Impact of life-cycle considerations on internal ship layout for damage stability protection

Dracos Vassalos, Donald Paterson, Apostolos Papanikolaou

Research output: Contribution to conferencePaperpeer-review


Historically speaking, the primary driving force behind internal ship layout (mainly subdivision) has come in the form of rules and regulations. In such instances, change has occurred slowly, often in a reactive manner in the wake of accidents. However, the nature of internal layout that is favourable for operation, is often in conflict with that for safety and hence objectives pertaining to each generally lie in antithesis. This is particularly true for passenger ships, for which the extent of the hotel/accommodation arrangements is substantial, considering onboard habitability. For this reason, the rate of safety progression by introducing more stringent watertight subdivision requirements has often been slowed due to industry resistance on the grounds that their ability to operate a viable business would be impaired. This, in turn, is indicative of a greater problem relating to the efficiency and variety of existing design changes for flooding risk reduction and control. It would appear that there is an urgent need to start seeking alternative and more effective solutions, rather than continued sole reliance on conventional measures such as watertight subdivision. In order to achieve this aim, one must consider the vessel throughout its entire life cycle (design, operation, emergency response) and understand the essence of the trade-off between the regulatory and owner's requirements within each stage. This would involve consideration of the constraints and conflicting requirements that each stage brings to the decision-making process in relation to the optimal configuration of the internal ship space. Only then, can one hope to provide solutions capable of achieving this aim. The paper presents a framework to address this imbalance with specific applications on design, operation, and emergency response on a large passenger ship.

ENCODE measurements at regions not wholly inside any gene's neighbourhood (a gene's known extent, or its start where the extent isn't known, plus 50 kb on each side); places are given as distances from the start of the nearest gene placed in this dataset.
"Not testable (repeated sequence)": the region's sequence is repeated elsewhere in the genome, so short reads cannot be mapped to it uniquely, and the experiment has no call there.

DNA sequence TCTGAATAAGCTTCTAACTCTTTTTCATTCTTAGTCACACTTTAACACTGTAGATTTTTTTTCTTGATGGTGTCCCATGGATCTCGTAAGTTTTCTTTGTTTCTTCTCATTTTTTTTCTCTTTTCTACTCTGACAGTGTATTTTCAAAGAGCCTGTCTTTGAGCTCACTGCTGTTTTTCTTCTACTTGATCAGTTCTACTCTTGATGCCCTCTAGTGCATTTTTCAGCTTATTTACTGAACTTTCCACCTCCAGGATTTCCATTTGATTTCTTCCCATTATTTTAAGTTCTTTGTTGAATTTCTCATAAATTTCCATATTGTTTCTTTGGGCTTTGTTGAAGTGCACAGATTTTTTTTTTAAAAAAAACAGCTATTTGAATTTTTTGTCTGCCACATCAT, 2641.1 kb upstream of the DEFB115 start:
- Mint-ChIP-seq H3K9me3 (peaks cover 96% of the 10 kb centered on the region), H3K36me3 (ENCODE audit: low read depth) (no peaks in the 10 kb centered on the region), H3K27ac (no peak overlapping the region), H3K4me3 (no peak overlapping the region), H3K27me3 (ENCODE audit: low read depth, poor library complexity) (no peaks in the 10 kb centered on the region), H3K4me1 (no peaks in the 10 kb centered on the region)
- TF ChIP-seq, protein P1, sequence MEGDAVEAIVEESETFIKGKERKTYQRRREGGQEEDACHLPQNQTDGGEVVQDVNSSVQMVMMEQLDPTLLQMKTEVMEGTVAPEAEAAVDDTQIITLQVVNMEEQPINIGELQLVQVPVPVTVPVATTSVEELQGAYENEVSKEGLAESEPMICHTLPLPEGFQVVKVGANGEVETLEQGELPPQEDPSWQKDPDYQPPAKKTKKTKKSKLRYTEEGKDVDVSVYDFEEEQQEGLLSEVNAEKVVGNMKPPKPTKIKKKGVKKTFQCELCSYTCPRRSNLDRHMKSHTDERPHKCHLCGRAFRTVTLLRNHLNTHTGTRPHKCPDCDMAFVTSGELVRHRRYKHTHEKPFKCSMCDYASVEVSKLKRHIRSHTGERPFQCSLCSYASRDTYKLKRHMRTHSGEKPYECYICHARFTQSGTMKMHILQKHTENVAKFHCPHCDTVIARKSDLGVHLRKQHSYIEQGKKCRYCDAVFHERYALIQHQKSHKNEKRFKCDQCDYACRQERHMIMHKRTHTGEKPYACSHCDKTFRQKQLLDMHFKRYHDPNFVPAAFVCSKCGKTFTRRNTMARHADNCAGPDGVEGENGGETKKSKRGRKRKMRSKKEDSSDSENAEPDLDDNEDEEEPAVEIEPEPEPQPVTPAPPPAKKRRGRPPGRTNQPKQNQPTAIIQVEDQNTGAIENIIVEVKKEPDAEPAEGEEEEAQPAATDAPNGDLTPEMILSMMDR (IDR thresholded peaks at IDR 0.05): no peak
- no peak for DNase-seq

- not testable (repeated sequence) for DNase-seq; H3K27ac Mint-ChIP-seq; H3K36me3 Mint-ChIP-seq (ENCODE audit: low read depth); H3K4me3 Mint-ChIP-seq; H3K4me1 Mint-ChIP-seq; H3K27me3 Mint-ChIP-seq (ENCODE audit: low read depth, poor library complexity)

Original languageEnglish
Publication statusPublished - 26 Jun 2022
EventSNAME 14th International Marine Design Conference - Vancouver, Canada
Duration: 26 Jun 202230 Jun 2022


ConferenceSNAME 14th International Marine Design Conference


  • marine transportation
  • requirement
  • stability
  • ship
  • subdivision,
  • contingency planning
  • configuration
  • risk management
  • layout


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